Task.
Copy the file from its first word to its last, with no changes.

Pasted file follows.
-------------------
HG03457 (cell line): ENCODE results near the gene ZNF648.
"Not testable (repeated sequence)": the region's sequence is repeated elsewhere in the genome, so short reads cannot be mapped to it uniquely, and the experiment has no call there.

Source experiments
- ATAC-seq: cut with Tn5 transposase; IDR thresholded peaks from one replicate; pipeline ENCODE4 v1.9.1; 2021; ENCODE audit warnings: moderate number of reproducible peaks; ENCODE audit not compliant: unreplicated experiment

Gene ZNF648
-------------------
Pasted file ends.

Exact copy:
HG03457 (cell line): ENCODE results near the gene ZNF648.
"Not testable (repeated sequence)": the region's sequence is repeated elsewhere in the genome, so short reads cannot be mapped to it uniquely, and the experiment has no call there.

Source experiments
- ATAC-seq: cut with Tn5 transposase; IDR thresholded peaks from one replicate; pipeline ENCODE4 v1.9.1; 2021; ENCODE audit warnings: moderate number of reproducible peaks; ENCODE audit not compliant: unreplicated experiment

Gene ZNF648